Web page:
He’s supposed to be coaching patience. Why didn’t they give Chris TavarΓ© a call?
To be fair to Hick, he wasn’t exactly keeping anyone better out of the side. The only guy who was dropped prematurely was Robin Smith. Okay, maybe Creepy Crawley, too.
That’s exactly why they kept dropping and recalling him. If they had dropped him and someone better came into the side, as has happened in recent years with the likes of Ed Smith, he wouldn’t have found a way back in.
Ok, maybe Ed Smith is a bad example. Maybe James Taylor will eventually be a better name to slot into that sentence.
I remember a prescient conversation with some friends in the late 1980′s, at which time Hick was scoring runs for fun in the CC while qualifying for England.
The gist – all that talent will seem to evaporate as soon as he qualifies and plays for England.
The England system at that time squelched talent. Ramprakash is another example.
In both cases, the players had all the talent but lacked the swagger for the International scene. I’d wager that, had those two been born 15-20 years later, the current England system would have brought those two on, headwise and they both could have thrived as England players.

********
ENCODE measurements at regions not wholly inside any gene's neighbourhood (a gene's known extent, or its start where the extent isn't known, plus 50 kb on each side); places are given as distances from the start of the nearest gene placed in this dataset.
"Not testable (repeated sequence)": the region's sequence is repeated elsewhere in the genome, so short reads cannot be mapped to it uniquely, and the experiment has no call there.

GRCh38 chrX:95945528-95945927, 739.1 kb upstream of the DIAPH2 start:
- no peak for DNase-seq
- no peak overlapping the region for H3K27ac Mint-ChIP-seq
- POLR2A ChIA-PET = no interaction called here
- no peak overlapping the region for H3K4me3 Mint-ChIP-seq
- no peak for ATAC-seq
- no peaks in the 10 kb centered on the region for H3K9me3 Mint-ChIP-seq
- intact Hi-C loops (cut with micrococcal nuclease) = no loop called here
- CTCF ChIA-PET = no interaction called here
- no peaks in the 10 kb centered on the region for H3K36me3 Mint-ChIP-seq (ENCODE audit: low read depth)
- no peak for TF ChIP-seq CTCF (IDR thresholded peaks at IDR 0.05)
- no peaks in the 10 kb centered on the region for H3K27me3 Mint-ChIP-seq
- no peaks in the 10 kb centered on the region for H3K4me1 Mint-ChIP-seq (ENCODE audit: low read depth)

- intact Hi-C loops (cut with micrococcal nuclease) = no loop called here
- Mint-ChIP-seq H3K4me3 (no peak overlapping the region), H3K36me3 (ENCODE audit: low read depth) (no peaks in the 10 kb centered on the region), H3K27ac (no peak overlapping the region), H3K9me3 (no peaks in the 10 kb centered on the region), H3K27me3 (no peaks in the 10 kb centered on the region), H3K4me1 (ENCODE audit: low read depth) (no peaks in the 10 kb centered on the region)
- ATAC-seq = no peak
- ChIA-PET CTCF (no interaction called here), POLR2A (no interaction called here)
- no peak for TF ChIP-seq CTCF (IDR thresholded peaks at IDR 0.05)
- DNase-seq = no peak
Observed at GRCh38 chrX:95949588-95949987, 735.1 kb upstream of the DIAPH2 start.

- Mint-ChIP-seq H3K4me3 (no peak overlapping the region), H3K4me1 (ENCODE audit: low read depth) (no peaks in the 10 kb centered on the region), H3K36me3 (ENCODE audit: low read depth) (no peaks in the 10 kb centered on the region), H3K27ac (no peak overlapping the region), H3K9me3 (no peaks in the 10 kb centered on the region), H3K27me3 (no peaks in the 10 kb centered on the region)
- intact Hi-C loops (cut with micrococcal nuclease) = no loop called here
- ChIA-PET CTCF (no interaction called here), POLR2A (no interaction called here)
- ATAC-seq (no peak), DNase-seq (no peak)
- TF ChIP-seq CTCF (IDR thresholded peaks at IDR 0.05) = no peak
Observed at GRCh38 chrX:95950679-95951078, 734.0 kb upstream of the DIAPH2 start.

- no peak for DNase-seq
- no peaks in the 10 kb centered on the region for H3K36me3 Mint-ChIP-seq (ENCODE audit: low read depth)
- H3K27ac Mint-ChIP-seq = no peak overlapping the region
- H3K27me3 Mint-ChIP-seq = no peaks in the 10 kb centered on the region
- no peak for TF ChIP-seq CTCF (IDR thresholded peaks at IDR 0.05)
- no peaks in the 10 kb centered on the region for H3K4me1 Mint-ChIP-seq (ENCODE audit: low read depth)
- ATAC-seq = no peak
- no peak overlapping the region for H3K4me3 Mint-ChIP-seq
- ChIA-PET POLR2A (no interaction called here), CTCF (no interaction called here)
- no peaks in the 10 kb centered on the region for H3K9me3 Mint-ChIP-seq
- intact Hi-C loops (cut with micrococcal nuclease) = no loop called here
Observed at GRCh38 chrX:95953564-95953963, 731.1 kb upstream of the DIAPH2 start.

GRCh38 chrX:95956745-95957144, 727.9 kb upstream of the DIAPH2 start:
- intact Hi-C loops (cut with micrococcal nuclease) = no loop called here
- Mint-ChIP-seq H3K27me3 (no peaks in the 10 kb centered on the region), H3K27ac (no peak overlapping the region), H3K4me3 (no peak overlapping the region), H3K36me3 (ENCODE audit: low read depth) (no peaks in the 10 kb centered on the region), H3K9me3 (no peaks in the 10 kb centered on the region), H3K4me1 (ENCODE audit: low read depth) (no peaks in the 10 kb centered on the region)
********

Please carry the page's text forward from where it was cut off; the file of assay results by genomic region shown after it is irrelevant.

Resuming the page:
If mediocrity at the international level was a deterrent to selection, someone should explain to me how Mike Atherton had a long career.
This is how:
Basically, by outscoring almost everyone else over a 10 year period. Note the very similar records for Marks Waugh and Taylor. Were they mediocre too?
Yup, Atherton’s problem was his utter inability to play Glenn McGrath.
A serious flaw, but not mediocrity in general.
daneel, I concede the point. That list proves he’s also better than Tendulkar, Lara, and Aravinda de Silva because he outscored them. What’s an extra sixty innings after all?
Far from mediocre, that.
Is that your definition of mediocre? Everyone worse than Tendulkar and Lara?
Personally, I think anyone who averages less than Bradman is utter shite.
haha, never mind daneel. This might become one of those pointless internet arguments. I personally think Atherton’s 38 test average as an opener is pretty mediocre, but I also realize one cannot judge people by numbers alone and so would understand if you rate him highly. The only problem I have with lists like the one you quoted is they are a little misleading. Atherton clearly didn’t outscore anybody in the ten year frame – he just happened to play a lot more innings. That was my point, lost in a terrible attempt at sarcasm.
Heh. You’re probably right.
I wouldn’t claim he was great, but he was good.
I specifically mentioned Waugh(M) and Taylor because they were within 4 innings and 200 runs of Atherton.
Realistically, only five batsmen played a lot through the 90s, and only Waugh(S) stands out from the other 4.
More amusingly, over the period that Atherton played test cricket, absolutely nobody scored more runs (or batted in more innings, to be fair).
The biggest crime there is that Stewart only averaged 40 because that chump Ray Illingworth decided to change an opener averaging 47 into a keeper averaging 35, allowing us to drop a better keeper who averaged 27, and instead pick a whole slew of crap openers who could barely get into double figures.